WASHINGTON -- The rates of homicide and firearm violence jumped upward in 2005, ending a decade of decline, according to a new U.S. Justice Department report that reinforces recent warnings by law enforcement officials.
The National Crime Victimization Survey, released yesterday, found that nationwide, killings increased 4.8 percent, from 16,140 in 2004 to 16,910 last year. The biggest increases were reported in the Midwest and the South.
Experts said these increases buttress reports from the FBI and many mayors and police chiefs that violent crime is beginning to rise after a long decline. Bush administration officials expressed concern but stressed that it was too soon to tell whether a new upward trend in violence had begun.
In a statement that accompanied the report, Deputy Attorney General Paul J. McNulty noted that overall crime data for 2005 showed a continuing decline, but he acknowledged an increase last year in crimes committed with firearms.
"Whether the increase from 2004 to 2005 marks a change in the trend toward reduced firearms victimization rates cannot be determined from one year's data," he said.
He noted that the 2005 rate was still lower than the rate reported in 2001.
"We recognize that some jurisdictions are experiencing a recent increase in certain types of violent crime," McNulty said.
Among cities in that category is the nation's capital. More than a dozen killings occurred in early July alone, prompting Police Chief Charles Ramsey to sign an emergency order extending officers' shifts and putting hundreds more on patrol.
"We're at the front end of an epidemic," said Chuck Wexler, executive director of the Police Executive Research Forum, a law enforcement policy center based in Washington.
Wexler, commenting on the report, said police chiefs from around the country who attended an August forum sponsored by his group reported that the increase in violent crimes first seen in 2005 had continued into this year, with major increases in three categories -- homicides, robberies and aggravated assaults.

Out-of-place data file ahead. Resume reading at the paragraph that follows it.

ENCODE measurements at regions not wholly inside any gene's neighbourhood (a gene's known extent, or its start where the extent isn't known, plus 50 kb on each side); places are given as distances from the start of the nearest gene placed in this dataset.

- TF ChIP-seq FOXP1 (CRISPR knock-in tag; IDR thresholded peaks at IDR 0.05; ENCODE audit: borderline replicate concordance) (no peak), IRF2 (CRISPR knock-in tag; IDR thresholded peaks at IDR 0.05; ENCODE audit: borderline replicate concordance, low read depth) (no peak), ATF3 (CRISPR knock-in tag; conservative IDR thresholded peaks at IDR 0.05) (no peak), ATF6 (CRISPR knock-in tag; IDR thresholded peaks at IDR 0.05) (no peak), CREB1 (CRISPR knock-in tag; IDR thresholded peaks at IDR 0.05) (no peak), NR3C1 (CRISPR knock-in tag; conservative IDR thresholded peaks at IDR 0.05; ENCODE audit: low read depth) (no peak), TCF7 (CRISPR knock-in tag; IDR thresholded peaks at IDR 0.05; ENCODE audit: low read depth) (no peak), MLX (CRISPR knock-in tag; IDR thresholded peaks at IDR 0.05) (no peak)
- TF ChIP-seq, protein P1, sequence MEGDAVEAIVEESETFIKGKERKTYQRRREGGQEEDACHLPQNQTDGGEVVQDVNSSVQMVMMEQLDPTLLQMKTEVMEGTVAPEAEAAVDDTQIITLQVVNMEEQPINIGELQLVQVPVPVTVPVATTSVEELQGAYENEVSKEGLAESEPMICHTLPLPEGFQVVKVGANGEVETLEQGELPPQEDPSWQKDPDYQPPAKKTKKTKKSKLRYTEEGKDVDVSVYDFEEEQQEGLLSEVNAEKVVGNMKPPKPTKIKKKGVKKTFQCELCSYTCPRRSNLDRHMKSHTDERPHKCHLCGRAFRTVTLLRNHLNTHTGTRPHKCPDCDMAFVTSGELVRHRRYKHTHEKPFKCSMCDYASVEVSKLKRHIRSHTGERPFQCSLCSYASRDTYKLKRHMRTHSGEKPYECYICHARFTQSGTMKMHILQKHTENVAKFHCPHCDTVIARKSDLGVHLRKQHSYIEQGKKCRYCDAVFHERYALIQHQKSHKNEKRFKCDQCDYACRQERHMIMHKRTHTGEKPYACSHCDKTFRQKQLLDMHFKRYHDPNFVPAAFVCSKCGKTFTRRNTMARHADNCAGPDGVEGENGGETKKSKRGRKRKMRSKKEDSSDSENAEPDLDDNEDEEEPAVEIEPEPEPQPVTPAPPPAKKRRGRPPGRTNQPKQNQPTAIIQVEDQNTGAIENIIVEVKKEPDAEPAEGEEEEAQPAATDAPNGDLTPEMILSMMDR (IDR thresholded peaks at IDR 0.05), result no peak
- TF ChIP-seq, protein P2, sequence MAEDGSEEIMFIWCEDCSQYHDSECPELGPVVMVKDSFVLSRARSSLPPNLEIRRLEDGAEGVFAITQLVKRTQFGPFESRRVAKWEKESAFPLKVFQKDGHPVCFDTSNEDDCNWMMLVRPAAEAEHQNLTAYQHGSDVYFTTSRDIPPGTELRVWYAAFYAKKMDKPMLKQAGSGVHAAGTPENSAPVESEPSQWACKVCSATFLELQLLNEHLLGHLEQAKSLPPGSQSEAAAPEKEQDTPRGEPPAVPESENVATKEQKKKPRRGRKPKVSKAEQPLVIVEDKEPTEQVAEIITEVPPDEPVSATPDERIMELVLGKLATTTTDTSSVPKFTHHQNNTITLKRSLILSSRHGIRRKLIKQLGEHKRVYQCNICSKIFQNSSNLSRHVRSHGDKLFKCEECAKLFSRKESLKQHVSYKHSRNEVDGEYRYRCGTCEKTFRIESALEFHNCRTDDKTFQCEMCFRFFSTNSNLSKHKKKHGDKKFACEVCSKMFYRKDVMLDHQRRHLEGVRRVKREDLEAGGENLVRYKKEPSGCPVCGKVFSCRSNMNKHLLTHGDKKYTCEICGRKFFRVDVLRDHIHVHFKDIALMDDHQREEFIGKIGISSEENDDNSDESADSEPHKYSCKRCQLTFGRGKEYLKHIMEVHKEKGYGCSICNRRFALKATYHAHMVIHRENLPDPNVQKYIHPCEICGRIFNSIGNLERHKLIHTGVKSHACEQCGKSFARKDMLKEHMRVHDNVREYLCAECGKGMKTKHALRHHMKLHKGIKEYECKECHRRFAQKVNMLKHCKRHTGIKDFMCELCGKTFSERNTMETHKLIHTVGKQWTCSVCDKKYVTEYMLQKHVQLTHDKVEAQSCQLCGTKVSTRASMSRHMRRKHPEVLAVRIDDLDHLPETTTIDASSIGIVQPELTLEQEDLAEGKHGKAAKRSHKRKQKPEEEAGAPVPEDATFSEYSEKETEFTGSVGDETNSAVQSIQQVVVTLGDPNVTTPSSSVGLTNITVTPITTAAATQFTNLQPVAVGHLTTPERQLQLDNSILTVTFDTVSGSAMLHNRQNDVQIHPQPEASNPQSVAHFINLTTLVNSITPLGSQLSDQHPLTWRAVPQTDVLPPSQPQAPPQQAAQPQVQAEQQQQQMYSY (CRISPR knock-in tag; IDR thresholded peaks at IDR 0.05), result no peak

Noting that McNulty had attended the forum, Wexler said: "There is genuine concern among police agencies that the increases are continuing and expanding. There's a need to pay closer attention."
The victimization survey follows an FBI report issued in June showing that violent crime increased 2.5 percent in 2005. Wexler said the FBI data, which also showed a substantial rise in the number of homicides, reflected conditions experienced by law enforcement officials. He said that in Sacramento, Calif., for instance, the homicide rate this year had jumped 45 percent.
According to the report released yesterday, the 2005 overall homicide rate was 5.7 per 100,000 individuals. The homicide rate jumped 5.8 percent from 2004 in the Midwest and increased 5.3 percent in the South.
Males, blacks and those under 24 were violent-crime victims more frequently than other groups, such as females, whites and those 25 or older. According to the report, 24 percent of the violent crimes were committed by an armed offender, and the rate of firearm violence increased from 1.4 individuals per 100,000 in 2004 to 2.0 per 100,000 in 2005.
Overall in 2005, according to the report, U.S. residents age 12 or older were the victims of 18 million property crimes and 5.2 million violent crimes.
At the August forum, law enforcement officials called on the federal government to refocus its efforts on fighting violent crime and suggested that international anti-terrorism efforts had sapped crime-fighting efforts.
In response, Attorney General Alberto R. Gonzales said that cities would have to work harder to fight the increase in violence and said they should not count on increased federal assistance.
Nevertheless, Gonzales arranged a private meeting in New York last Thursday with three state police executives and the police chiefs of Los Angeles, Miami and Providence, R.I., the Associated Press learned.
One of them, Providence's Dean Esserman, came away "impressed at how much he listened. He wasn't there to defend himself. He could have used the time to preach; instead he used it to hear our concerns."
Esserman said all but a few cities have fewer police officers now than in 2001, with big reductions in New York, Boston and Detroit "because of the loss of federal money." A Clinton administration program paid for local departments to hire community-oriented police officers, but the Bush administration stopped the money for such hiring.
Walter F. Roche Jr. writes for the Los Angeles Times. The Associated Press contributed to this article.